An expat is defined as someone living as an immigrant in a country other than the country of his or her citizenship. Traveling has taught me a lot, but living overseas is a lesson in life you simply cannot get anywhere else. You learn so much about yourself and are forced to challenge all previously conceived notions, especially about yourself. Before coming overseas I traveled quite a bit, but it was nothing like actually living and working long-term in a different country.
My first year living overseas I wanted to see everything. Not a 3-day weekend went by where I wasn’t on a plane or in a taxi going to see a place in the Philippines I hadn’t seen yet. And when just hanging around Manila there was always something new to try. In retrospect I spent a lot of money, but hey, it was the first time I actually could afford it. I had a maid, a seamstress to make clothes for me, a manicure and pedicure every week, massages, laser hair removal, 3-D eyebrow tattooing. I tried it all. Everything was so cheap (but quietly added up). Still, I was making so much money in comparison to what I made before and the best part was that I paid no rent and zero taxes. On top of that I was now in a country where I was well above the poverty line and was surrounded by very wealthy families. One of my first weekends in the country I was invited to go to the beach. It turns out it was a private island owned by the family I was accompanying and we took their private yacht to get there. I had to hide the shock on my face all day. It wasn’t until I got home that I could finally say to myself “Holy $h!t.”
On the opposite end I couldn’t go across town without having a baby or blind man thrust into my view, literally. There was always someone parading the disabled, pleading for money. Being from L.A. I was used to seeing homelessness and poverty, but not on this level. From my high-rise apartment building I could see the slums just blocks away, and there wasn’t a part of the city where the poverty was really out of sight. I volunteered frequently and my cause of choice was a small orphanage not far from my apartment. Every time I visited I was always lifted by the smiles of these children, but saddened that some never got adopted or even left the walls of the house they were in. The fact that they would run to complete strangers just let me know how starving they were for affection. I came to know many of their names and saw them grow and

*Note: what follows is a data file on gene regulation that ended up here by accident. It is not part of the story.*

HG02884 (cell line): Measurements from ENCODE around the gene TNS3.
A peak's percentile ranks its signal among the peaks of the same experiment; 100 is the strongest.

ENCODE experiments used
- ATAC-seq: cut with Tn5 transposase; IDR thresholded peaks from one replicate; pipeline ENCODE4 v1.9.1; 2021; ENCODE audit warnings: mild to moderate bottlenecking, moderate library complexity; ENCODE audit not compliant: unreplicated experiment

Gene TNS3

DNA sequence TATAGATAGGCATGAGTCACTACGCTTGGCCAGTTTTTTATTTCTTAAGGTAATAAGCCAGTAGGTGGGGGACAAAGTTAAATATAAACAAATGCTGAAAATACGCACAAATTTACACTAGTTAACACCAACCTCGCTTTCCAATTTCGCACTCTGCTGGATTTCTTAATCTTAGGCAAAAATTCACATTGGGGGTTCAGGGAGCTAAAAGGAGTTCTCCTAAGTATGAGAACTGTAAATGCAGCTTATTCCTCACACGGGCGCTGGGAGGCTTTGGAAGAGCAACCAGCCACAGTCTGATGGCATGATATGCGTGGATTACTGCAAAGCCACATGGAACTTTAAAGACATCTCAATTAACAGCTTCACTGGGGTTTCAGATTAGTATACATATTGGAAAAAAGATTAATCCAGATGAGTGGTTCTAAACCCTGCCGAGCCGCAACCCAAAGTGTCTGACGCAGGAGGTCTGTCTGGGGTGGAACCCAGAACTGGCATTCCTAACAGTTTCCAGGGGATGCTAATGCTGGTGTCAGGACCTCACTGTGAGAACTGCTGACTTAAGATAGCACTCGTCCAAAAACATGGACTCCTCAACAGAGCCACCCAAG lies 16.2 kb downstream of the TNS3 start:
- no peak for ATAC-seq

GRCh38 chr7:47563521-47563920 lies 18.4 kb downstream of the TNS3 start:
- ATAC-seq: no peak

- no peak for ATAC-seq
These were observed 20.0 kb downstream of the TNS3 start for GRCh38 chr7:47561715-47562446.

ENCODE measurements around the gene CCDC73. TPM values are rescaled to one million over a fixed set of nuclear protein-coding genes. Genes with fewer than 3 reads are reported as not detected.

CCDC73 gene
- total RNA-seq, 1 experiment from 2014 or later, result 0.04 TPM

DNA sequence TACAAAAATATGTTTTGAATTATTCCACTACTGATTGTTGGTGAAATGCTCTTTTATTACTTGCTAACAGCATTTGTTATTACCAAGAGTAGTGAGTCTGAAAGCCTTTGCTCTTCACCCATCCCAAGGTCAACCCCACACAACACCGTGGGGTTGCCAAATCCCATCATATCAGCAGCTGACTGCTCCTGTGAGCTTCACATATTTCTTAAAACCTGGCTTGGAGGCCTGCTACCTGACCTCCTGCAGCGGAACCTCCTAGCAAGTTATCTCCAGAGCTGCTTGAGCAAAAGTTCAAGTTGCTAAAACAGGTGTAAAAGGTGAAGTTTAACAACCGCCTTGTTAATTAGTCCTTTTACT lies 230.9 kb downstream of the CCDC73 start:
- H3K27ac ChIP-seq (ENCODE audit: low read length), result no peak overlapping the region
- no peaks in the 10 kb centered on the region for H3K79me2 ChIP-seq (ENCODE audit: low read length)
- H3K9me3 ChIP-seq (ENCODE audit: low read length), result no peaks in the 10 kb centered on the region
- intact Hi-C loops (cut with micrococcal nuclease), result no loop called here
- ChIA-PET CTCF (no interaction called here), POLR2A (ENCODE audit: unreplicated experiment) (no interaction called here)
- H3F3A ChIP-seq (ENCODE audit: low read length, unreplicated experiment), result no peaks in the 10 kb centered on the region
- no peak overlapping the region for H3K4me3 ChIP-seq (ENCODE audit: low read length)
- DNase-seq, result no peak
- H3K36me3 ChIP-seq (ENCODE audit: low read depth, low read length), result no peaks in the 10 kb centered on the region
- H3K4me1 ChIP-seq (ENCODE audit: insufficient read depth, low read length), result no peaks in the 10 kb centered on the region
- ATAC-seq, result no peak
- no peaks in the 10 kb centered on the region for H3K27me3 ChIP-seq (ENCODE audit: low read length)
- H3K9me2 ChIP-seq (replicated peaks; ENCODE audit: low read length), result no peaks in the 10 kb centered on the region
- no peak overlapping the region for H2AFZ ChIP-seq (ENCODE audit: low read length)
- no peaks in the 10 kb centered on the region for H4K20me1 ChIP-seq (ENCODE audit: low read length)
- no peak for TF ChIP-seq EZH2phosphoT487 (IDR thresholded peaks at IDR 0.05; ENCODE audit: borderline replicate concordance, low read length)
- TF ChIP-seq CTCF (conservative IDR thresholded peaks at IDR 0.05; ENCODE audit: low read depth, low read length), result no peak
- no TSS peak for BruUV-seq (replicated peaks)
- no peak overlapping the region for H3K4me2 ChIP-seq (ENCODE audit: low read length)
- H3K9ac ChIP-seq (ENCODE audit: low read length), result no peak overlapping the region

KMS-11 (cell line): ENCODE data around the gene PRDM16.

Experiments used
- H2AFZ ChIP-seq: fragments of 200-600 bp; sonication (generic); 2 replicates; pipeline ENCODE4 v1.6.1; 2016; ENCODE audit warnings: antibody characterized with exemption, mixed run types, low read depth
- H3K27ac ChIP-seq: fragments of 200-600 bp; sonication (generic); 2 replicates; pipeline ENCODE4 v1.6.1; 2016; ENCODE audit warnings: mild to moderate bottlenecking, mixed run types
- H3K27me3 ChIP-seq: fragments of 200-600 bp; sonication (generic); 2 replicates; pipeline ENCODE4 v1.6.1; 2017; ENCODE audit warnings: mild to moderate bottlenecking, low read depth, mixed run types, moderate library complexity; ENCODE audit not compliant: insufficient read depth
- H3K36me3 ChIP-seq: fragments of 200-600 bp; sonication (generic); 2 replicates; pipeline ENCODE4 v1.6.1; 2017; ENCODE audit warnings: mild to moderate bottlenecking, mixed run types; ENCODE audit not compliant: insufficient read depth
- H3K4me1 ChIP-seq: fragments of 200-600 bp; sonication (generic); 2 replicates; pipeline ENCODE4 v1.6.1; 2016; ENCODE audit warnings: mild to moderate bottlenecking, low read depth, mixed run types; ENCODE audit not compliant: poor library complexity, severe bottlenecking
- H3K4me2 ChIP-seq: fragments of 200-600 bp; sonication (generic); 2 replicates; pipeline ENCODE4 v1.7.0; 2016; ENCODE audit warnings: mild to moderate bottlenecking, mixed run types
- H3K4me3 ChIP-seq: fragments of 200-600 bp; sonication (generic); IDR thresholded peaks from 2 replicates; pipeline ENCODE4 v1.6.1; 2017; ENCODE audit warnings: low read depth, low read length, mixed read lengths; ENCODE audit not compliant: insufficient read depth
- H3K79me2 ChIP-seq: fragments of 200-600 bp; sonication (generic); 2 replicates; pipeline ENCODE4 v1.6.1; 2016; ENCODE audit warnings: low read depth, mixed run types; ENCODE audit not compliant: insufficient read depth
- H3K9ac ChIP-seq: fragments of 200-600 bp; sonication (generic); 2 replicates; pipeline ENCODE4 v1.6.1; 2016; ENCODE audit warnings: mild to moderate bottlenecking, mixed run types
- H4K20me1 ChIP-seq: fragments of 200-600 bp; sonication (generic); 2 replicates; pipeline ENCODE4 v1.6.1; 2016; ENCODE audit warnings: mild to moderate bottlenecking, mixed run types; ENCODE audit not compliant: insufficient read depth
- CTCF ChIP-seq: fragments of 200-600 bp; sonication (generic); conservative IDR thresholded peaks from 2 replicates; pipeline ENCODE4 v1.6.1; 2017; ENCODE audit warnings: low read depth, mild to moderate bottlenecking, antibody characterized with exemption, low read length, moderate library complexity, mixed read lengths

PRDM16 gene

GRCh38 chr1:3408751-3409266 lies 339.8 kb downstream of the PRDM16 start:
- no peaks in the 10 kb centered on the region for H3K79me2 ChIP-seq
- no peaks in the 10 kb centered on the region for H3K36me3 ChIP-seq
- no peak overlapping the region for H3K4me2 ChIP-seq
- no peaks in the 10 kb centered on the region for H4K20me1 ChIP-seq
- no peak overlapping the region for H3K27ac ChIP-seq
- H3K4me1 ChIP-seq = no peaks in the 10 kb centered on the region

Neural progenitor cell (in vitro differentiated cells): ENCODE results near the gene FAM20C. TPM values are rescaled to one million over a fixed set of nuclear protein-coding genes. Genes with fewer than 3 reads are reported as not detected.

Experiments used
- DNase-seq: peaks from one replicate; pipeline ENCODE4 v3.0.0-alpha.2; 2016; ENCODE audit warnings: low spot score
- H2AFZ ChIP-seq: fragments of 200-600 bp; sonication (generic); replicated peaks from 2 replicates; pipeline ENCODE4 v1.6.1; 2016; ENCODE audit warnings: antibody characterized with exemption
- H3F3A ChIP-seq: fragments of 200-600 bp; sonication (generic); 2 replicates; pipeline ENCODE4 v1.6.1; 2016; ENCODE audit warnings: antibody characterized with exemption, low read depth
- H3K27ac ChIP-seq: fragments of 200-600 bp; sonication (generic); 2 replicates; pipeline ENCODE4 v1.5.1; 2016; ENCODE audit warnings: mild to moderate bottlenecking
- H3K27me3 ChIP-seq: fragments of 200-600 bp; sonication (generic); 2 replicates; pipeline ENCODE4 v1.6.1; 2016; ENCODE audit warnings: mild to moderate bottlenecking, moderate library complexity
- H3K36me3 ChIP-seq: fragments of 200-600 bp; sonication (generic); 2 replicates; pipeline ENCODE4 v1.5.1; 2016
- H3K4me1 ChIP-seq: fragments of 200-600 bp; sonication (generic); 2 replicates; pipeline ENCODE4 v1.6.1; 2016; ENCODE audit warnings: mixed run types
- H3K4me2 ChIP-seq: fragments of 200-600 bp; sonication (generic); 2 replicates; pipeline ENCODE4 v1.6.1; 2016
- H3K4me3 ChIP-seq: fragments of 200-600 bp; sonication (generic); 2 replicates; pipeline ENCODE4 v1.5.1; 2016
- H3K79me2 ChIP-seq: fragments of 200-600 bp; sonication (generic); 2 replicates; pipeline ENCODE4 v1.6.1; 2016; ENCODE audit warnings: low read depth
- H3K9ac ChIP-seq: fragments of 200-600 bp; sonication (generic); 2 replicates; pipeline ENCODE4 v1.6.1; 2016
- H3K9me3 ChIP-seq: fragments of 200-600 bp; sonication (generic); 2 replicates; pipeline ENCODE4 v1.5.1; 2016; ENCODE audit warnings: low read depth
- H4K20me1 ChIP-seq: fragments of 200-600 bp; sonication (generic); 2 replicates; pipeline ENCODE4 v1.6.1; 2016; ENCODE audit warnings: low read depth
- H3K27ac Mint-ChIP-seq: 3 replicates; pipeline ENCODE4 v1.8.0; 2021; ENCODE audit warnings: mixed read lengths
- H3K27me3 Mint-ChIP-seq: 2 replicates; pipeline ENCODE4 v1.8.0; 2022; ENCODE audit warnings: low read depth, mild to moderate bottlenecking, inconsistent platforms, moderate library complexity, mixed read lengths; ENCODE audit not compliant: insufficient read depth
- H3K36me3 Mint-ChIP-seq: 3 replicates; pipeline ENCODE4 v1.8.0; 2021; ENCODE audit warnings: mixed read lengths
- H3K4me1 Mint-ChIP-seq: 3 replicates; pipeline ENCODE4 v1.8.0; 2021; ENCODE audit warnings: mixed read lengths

age out of the room they were in and on to the next.
Inevitably I would have days where I would breakdown and when I missed the comfort of home. These moments came at the strangest times, for example when shopping or trying to catch a cab. Having no cabs stop to pick you up or only agree to take you if you paid an exorbitant rate was so frustrating. Or while shopping I would have someone helping me who just refused to tell me no. I’d ask for something and rather than tell me they didn’t have it, they’d have me wait for what seemed like hours only to later say “Sorry, mam.” Or heaven forbid trying to get a technical issue fixed. The concept of saving face annoyed me to no end. Why couldn’t I just get a straight answer?!? The sheer inefficiency of the society I was living in would get to me and I just couldn’t take anymore.
Those moments of frustration came and went, and the newness of it all faded rather quickly. After all, I wasn’t on vacation. I lived there. I learned my way around, I learned a (very) little Tagalog, I settled into a routine and a budget. And that’s when I really started to notice where I was. I developed friendships, stopped going to tourist traps and started to pick up on some of the nuances of a society that you only get from living there. That is really where all my fond memories are. I fell in love with my job and with the people who had come to be my family away from home. Somewhere along the way I learned to focus more on quality rather than quantity. I wasn’t trying to do everything and instead did what mattered or made me happy.
What I thought would be maybe a two-year contract before settling back home in the United States has turned into 6 years and counting. Stay tuned for Part II on life in Singapore.